Via SF Chronical - What appeared to be a harrowing story of survival emerged from Suisun Bay on Monday - that of a wayward rafter who spent five days stranded on a deserted island nibbling on vitamins and native plants and fashioning a crude "SOS" sign until the U.S. Coast Guard rescued him.
But after returning to shore, Brian "Goat Man" Hopper added a twist to the tale. He admitted that he failed to make use of a key piece of equipment during his stay on Roe Island north of Concord: a cellular telephone.
"I was embarrassed to be stranded on an island," Hopper, a 54-year-old artist from Encino (Los Angeles County), told The Chronicle. "I thought I could fix my boat and make it to land. ... I didn't want to spend the taxpayers' money to have the Coast Guard come rescue some stupid guy."
But on Monday morning, the Coast Guard did collect Hopper on a 25-foot boat after receiving a call from one of his friends - a man Hopper had telephoned directly.
Rescuers pieced together clues from Hopper - that he could see Naval vessels and could hear reveille, a military bugle call, every morning - and determined he must be near the Concord Naval Weapons Station. The Coast Guard also worked with Hopper's cell phone provider to triangulate his signal.
After finding him waving a red flag, the Coast Guard learned that the victim had gotten stranded after an unusual adventure.
Hopper, nicknamed Goat Man for his ability to scale mountainsides, said he started out Wednesday morning on the Sacramento River, where he loaded a $300 inflatable raft with camping supplies, two burritos, a bag of vitamins, a Bible and a mannequin of Gov. Arnold Schwarzenegger.
"This trip was a campaign," Hopper explained. "I wanted to bring more attention to social diseases."
Hopper hoped to make it to the Golden Gate Bridge, but disaster struck when his raft sprang a leak in Suisun Bay, east of the Benicia Bridge. He said he managed to guide the sinking vessel to shore, then figured he'd make camp on the island until he fixed the raft.
"He was lucky to make it to shore," said Lt. j.g. Laura Williams, a Coast Guard spokeswoman. "In those weather conditions, it's cold, the water is very cold, and it can be really dangerous."
Hopper said he tried to scout the island for life, but high winds pushed him around, making walking difficult. He slept the first night in a tent and spent the next morning gathering chunks of Styrofoam to plug his raft's leak. The Contra Costa County shoreline was about a mile away.
"I couldn't fix it the first day so I just figured I'd spend another night, even though I was out of food," Hopper said, referring to his burritos. "Thought I'd go to work and try it again in the morning."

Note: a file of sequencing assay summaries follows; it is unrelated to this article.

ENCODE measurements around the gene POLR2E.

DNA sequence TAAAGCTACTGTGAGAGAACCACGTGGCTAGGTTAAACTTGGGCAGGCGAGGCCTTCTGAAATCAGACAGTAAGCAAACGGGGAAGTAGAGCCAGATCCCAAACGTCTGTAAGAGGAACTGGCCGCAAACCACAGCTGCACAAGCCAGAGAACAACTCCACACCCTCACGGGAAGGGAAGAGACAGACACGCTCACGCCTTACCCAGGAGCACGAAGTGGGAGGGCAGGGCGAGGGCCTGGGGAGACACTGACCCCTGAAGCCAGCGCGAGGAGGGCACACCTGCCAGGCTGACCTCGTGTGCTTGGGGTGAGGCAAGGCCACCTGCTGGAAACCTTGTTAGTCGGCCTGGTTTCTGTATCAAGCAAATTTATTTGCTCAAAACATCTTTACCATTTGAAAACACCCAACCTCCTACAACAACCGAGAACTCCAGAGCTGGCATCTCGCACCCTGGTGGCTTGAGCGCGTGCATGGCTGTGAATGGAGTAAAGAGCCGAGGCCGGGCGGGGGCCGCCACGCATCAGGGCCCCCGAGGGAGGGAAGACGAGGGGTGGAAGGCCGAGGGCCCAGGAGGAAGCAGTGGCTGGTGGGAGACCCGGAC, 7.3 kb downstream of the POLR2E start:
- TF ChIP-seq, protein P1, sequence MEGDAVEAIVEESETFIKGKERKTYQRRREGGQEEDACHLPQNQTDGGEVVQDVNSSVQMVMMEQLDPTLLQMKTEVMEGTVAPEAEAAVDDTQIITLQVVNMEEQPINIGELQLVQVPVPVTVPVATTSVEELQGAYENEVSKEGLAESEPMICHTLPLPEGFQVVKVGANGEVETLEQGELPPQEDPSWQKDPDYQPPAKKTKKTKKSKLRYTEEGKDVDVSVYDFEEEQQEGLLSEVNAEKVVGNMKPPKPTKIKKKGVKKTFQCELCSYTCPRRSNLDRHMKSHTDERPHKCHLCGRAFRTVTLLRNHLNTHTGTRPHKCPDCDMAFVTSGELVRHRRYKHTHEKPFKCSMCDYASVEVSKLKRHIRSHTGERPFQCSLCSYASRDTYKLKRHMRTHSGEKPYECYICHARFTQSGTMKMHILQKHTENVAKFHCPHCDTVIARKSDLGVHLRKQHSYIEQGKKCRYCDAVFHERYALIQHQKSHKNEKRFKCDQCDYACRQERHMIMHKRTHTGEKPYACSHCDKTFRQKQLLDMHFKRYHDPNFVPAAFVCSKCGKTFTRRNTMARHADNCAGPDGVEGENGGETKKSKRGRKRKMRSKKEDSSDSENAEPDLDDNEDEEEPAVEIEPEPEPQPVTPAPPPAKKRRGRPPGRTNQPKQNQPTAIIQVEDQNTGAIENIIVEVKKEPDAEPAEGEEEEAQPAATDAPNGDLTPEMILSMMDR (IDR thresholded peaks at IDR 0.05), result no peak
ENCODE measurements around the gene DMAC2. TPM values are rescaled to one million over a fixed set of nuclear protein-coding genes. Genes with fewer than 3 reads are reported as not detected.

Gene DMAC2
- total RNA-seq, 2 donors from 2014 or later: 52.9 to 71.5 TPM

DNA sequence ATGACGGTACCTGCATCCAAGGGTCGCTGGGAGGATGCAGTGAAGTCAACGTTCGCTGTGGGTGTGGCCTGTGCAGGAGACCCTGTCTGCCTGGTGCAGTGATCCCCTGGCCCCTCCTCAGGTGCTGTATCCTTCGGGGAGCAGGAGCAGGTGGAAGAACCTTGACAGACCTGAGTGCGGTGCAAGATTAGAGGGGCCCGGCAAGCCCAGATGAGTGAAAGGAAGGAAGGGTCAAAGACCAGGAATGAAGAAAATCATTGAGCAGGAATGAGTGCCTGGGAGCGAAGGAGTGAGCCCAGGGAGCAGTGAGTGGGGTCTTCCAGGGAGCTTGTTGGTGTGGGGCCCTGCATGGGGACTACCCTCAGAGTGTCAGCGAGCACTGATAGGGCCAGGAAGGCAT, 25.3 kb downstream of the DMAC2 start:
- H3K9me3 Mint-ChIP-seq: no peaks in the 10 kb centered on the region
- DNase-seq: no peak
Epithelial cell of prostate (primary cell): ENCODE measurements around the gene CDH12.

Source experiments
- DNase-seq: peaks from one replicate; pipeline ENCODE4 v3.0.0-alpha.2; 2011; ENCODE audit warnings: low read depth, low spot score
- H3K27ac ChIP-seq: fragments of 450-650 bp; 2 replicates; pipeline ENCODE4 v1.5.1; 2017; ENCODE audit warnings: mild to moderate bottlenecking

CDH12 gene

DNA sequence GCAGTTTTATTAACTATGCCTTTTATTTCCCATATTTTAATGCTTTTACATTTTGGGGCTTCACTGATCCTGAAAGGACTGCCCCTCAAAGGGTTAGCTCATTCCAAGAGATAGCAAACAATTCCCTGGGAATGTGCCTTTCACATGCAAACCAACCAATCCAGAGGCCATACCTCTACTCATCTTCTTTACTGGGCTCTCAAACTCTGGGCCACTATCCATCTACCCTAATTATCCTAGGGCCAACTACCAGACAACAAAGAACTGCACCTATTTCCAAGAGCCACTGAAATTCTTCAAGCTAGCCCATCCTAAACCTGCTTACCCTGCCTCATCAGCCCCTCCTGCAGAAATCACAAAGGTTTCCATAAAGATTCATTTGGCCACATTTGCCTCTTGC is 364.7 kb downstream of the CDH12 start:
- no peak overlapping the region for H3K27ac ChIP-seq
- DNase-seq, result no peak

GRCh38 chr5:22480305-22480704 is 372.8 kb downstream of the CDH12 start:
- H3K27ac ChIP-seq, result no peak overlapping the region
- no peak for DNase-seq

The next night the island was pounded with driving rain and thunderstorms.
"The weather," Hopper said, "was not working with my needs."
By the fourth day, Hopper said, he began to worry that his energy was decreasing too quickly. He had picked mustard flowers, eaten the last of his vitamins and used duct tape to write "SOS" on a red tablecloth that he hung in a tree.
Still, his cell phone remained idle. He hoped a passing boat would scoop him up, making a 911 call unnecessary.
As he saw white clouds billow from refineries in the distance, he thought to fan his own smoky fire, hoping an overhead plane would take notice.
At night, to calm himself, Hopper read his Bible. In the mornings, there was the bugle call to wake him - a sound he assumed was coming from battleships he could see to the west.
"I did all the things I saw on TV," Hopper said. "I did everything I could to ensure my safety."
On Monday morning, Hopper finally used his cell phone - to call a cousin in Northridge.
Shawn Reeves, 51, said in an interview that Hopper didn't ask him to call authorities but described his worsening situation. Reeves got a sinking feeling that his relative was in real trouble.
"I could hear it in his voice," Reeves said. "This was a guy I grew up with: If he said he was hungry and needed help, he really needed it."
Reeves said Hopper once lived in a cave in Nevada for three months, had walked through Death Valley and had made a Northern California forest his home for an entire year. "When we found him," Reeves said, "he was naked and fishing in a stream ... He's been living off the land for at least 20 years."
After scarfing down a burrito he bought at the Martinez Marina on Monday in a bid to regain his strength, Hopper said was glad his cousin called in the Coast Guard. And, looking back, Hopper said he should have called 911.
"It was," he said, "the right thing to do."